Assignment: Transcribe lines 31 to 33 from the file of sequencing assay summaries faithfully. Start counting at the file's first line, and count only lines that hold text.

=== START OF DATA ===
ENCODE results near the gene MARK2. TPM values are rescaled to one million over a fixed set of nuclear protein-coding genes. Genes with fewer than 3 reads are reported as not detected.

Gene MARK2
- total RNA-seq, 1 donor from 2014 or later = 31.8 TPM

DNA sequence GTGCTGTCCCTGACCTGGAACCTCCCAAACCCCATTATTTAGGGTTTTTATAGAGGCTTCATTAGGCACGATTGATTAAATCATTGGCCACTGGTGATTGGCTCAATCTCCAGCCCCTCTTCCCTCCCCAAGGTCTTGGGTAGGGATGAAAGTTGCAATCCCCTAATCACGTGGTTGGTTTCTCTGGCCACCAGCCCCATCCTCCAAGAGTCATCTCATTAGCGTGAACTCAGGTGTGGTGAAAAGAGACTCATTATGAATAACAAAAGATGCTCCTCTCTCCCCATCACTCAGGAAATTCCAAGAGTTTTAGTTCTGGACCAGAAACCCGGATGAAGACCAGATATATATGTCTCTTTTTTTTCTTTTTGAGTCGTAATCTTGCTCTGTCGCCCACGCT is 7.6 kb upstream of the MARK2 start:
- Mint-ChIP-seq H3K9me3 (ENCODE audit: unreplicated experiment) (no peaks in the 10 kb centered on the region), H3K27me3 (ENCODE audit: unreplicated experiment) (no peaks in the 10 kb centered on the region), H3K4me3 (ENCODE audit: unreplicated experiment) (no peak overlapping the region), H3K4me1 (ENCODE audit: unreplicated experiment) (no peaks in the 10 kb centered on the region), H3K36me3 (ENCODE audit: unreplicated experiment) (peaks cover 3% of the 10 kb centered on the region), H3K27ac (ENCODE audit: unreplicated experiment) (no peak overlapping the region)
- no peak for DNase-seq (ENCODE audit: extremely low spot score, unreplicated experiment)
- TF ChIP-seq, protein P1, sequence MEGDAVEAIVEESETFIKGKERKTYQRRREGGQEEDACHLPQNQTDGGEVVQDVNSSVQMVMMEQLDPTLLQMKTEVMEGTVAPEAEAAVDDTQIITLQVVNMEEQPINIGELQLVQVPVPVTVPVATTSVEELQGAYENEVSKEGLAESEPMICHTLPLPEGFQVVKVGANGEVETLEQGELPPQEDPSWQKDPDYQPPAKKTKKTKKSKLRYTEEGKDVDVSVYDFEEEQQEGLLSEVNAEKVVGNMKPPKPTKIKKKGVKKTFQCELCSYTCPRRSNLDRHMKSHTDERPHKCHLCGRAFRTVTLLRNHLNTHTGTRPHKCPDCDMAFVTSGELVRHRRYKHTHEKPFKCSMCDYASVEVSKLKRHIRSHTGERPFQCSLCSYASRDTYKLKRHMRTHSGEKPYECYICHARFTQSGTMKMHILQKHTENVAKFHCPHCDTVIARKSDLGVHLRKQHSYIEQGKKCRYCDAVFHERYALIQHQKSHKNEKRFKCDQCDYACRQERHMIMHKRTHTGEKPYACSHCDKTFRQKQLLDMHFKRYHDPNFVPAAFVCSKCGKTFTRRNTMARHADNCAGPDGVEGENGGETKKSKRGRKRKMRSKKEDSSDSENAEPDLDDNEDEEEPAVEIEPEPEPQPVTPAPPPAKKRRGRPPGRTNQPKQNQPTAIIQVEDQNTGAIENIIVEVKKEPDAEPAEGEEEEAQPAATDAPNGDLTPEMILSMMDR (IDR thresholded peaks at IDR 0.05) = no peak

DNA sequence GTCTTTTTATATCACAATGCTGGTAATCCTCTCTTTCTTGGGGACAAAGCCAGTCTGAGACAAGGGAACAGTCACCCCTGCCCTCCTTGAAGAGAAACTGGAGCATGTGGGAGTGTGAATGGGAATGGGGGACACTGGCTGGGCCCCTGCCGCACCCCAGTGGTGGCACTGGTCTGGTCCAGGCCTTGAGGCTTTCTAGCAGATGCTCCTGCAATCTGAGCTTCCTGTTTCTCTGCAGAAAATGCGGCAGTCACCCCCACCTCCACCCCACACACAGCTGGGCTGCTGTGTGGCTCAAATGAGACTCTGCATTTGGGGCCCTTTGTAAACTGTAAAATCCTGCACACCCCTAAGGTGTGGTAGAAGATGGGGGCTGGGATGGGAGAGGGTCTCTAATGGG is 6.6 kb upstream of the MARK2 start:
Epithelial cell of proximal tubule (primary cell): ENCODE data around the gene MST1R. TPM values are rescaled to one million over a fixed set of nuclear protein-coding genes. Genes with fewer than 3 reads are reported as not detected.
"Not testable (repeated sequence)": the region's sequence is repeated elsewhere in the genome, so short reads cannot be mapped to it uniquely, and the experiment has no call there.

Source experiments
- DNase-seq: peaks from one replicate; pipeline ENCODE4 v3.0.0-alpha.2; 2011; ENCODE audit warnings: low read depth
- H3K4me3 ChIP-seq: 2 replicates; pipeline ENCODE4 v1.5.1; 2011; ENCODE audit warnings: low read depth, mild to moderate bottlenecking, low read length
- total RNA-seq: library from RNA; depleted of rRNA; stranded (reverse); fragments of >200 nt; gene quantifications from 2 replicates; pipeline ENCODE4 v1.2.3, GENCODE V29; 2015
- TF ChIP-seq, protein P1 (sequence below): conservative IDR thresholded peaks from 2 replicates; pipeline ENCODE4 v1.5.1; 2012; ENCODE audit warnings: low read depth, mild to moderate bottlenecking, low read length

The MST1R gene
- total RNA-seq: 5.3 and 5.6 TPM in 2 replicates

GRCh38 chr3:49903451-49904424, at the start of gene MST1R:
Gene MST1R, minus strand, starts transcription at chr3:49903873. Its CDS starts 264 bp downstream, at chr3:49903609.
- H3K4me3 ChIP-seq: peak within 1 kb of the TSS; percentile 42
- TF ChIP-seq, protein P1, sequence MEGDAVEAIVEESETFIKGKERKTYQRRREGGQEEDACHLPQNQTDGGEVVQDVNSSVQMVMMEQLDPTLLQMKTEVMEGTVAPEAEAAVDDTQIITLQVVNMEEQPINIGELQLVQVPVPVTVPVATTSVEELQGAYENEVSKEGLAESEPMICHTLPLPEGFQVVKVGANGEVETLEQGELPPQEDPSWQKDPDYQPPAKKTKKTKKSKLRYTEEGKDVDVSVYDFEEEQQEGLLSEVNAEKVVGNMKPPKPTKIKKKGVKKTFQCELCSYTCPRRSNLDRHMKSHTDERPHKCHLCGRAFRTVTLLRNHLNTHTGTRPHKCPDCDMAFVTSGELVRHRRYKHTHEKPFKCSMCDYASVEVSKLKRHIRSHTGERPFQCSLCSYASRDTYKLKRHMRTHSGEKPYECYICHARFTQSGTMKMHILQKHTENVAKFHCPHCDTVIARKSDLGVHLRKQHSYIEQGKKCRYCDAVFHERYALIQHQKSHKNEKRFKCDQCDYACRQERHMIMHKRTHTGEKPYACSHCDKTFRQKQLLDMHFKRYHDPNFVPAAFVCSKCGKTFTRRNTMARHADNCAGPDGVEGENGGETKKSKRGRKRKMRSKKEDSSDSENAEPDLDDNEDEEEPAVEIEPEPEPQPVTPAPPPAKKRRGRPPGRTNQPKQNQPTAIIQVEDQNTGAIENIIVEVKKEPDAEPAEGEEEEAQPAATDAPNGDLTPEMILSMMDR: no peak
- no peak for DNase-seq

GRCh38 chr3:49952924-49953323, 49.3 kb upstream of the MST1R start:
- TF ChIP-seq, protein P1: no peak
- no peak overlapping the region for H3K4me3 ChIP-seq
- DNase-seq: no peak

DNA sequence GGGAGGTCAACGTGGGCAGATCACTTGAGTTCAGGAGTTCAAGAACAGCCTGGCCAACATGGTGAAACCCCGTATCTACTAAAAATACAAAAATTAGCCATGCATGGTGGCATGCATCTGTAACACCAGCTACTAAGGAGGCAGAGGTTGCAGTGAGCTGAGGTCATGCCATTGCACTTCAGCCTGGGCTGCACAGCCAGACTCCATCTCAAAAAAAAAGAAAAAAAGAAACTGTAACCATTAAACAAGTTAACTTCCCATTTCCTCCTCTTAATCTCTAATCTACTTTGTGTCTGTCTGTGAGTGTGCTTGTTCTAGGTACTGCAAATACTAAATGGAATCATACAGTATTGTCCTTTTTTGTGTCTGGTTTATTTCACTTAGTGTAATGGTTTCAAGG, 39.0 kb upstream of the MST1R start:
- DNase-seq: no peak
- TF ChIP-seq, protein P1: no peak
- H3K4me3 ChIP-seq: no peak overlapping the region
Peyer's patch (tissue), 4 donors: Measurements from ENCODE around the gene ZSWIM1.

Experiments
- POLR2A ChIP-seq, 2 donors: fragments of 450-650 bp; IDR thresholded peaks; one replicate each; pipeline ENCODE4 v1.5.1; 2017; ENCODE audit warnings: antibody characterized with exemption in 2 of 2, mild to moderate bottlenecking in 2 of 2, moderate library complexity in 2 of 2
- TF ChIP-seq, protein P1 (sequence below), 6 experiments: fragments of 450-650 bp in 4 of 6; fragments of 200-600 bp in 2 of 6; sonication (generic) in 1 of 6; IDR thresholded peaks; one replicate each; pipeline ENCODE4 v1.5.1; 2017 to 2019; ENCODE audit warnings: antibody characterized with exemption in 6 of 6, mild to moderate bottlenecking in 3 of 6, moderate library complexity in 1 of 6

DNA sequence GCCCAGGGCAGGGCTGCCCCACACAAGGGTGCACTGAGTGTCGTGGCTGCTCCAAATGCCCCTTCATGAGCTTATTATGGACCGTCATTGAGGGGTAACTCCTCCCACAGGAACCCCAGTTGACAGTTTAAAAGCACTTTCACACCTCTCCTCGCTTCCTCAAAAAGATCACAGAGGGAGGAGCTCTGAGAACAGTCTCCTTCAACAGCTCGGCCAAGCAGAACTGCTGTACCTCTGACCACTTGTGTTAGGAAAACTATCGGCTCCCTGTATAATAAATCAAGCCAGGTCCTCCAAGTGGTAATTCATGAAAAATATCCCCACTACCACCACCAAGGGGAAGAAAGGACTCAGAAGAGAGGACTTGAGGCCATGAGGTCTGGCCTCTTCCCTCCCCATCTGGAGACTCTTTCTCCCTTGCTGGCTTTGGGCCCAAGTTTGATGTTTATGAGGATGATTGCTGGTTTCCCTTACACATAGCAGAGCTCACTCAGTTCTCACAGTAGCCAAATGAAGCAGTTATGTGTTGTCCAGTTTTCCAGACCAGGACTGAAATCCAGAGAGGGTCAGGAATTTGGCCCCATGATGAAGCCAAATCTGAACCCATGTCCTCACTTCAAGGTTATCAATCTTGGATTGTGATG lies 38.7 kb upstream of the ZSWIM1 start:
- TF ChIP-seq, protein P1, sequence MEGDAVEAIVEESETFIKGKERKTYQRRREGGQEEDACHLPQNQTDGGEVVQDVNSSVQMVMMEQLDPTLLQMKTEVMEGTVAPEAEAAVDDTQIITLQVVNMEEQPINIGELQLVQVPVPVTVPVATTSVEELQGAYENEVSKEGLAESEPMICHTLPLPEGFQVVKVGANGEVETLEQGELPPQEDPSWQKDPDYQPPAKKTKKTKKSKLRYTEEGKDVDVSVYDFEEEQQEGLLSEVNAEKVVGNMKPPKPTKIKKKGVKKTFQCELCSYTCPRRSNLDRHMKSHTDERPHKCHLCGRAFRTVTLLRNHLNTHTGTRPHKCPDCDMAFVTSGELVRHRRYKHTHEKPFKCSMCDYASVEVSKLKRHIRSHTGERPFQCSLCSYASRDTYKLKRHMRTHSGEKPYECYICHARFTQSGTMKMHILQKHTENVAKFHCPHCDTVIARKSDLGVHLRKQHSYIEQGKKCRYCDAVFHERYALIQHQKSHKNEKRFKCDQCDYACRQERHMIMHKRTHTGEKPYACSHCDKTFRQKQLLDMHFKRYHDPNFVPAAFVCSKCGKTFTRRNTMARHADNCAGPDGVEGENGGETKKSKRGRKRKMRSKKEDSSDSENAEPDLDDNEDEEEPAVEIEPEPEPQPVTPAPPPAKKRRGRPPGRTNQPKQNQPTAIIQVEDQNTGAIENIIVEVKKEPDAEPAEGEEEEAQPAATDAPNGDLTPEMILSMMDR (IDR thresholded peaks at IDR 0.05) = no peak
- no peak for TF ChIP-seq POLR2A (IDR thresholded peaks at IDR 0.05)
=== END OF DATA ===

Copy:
Peyer's patch (tissue), 4 donors: Measurements from ENCODE around the gene ZSWIM1.

Experiments
- POLR2A ChIP-seq, 2 donors: fragments of 450-650 bp; IDR thresholded peaks; one replicate each; pipeline ENCODE4 v1.5.1; 2017; ENCODE audit warnings: antibody characterized with exemption in 2 of 2, mild to moderate bottlenecking in 2 of 2, moderate library complexity in 2 of 2